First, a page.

NLRB Rules In Favor of Graduate Student Unionization
Written by Ross Chapman
On Tuesday morning, the National Labor Relations Board ruled in favor of the Graduate Workers of Columbia University. The union, represented by UAW 2110 (the same group responsible for Barnard Contingent Faculty, among others), now has no legal barriers between themselves and the University which can delay the negotiating process.
Columbia University had previously appealed to NLRB on multiple grounds. While they challenged the union’s ability to unionize in the first place (which was controversially confirmed by the board in August), they also alleged that the union had engaged in electioneering, improperly pressuring voters by keeping surveillance, stationing union members near polling places, and not requiring consistent voter identification. However, the board ruled twofold against the University. First, they struck down several of the University’s individual claims about electioneering. For example, for a claim about stationed union members, interviews revealed that the mere presence of union members at tables in front of Earl Hall was not sufficiently deleterious to the election process. On the second point, the NLRB determined that the University failed to prove that its objections would have been enough to swing the nearly 1,000 vote victory earned by the union.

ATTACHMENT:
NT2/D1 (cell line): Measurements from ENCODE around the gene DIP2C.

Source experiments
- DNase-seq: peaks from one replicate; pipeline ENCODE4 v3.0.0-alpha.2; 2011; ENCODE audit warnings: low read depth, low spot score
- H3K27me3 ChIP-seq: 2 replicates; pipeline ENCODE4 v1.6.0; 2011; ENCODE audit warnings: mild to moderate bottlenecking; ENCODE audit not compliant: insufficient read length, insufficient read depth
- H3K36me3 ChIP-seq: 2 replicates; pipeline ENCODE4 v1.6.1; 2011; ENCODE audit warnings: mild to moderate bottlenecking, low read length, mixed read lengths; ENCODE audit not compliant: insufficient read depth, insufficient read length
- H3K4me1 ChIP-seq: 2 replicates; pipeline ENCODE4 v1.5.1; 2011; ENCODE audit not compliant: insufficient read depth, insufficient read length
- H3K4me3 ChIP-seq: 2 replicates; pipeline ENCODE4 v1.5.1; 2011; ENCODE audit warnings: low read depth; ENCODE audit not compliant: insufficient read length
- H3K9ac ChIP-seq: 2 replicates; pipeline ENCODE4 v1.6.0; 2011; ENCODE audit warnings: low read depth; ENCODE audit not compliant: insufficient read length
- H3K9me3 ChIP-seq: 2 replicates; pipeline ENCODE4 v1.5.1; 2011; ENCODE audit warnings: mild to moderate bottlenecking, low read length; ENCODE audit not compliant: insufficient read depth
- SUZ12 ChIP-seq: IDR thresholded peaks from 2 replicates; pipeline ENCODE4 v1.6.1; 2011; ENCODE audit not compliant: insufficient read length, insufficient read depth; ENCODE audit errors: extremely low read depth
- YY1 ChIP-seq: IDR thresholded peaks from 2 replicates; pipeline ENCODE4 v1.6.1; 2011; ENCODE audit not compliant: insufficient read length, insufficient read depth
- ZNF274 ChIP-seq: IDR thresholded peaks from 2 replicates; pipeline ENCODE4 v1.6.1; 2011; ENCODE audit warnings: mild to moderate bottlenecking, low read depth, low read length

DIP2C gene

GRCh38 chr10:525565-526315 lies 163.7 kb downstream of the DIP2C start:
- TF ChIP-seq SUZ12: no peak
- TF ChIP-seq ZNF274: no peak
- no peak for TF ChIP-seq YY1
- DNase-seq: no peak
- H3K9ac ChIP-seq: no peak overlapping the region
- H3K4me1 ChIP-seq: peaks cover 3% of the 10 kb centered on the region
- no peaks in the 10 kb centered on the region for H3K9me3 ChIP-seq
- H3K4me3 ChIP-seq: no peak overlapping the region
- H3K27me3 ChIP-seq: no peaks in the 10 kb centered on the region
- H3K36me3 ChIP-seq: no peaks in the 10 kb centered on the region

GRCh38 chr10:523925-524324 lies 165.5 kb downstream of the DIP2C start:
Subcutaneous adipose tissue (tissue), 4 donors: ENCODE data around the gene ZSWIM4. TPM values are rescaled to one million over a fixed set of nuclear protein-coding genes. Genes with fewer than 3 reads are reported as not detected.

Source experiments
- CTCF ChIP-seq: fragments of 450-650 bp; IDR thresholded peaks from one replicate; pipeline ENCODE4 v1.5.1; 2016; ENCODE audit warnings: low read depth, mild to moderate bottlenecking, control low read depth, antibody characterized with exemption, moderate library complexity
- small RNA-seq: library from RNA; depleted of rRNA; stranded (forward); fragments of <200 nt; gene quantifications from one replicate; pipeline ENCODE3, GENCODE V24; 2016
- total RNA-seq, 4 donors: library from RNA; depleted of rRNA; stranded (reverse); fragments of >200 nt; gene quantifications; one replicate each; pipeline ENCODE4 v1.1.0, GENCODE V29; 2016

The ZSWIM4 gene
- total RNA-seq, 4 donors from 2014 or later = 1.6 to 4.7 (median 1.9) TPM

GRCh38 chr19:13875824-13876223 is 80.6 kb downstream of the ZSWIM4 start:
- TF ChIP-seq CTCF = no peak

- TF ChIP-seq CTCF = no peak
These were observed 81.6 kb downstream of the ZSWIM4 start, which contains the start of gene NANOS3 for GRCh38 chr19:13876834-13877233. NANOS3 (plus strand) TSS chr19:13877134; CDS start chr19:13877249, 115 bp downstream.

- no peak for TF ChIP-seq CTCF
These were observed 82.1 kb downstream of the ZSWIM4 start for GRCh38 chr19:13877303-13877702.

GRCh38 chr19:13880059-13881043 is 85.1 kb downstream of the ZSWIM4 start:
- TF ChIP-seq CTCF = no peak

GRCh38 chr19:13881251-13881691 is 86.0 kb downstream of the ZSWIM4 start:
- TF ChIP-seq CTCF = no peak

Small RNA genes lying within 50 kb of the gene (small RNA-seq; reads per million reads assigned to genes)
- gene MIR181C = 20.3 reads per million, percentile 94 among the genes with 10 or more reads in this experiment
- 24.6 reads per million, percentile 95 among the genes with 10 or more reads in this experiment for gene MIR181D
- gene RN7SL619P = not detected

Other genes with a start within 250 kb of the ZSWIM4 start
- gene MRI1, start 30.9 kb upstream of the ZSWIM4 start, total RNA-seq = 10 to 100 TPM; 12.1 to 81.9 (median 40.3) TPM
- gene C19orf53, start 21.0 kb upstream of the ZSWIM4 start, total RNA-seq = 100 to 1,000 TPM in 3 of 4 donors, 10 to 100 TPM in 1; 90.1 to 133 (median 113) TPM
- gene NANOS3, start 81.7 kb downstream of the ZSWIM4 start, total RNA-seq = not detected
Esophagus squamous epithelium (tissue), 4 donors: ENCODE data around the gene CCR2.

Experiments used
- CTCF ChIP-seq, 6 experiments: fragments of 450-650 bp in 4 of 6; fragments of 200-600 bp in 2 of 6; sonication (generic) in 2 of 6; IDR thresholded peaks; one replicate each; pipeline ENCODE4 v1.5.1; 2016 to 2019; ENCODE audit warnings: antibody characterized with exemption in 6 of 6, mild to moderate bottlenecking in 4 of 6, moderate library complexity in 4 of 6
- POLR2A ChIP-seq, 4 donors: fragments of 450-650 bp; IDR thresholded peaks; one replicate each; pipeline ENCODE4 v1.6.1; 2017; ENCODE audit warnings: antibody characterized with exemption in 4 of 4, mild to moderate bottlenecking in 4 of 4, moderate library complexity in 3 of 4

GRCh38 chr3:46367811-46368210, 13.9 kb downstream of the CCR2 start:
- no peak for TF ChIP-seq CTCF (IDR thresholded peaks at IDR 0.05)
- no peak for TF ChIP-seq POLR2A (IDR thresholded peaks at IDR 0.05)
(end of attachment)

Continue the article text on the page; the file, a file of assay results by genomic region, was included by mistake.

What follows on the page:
On Thursday afternoon, GWC-UAW 2110 took to in front of Low Library to demand action from the University. In its negotiations with BCF, union members felt that Columbia intentionally dragged its feet in order to prevent the union from performing effectively. Thursday’s protest involved representatives standing all around Low Library, holding a roll of paper showing the names of signatories requesting immediate action from the University. It also featured a symbolic “negotiating table,” a holding table at the base of Low Steps. The demonstration lasted approximately an hour, and ended with an emphatic, “We’ll be back!”
Protest image via Bwog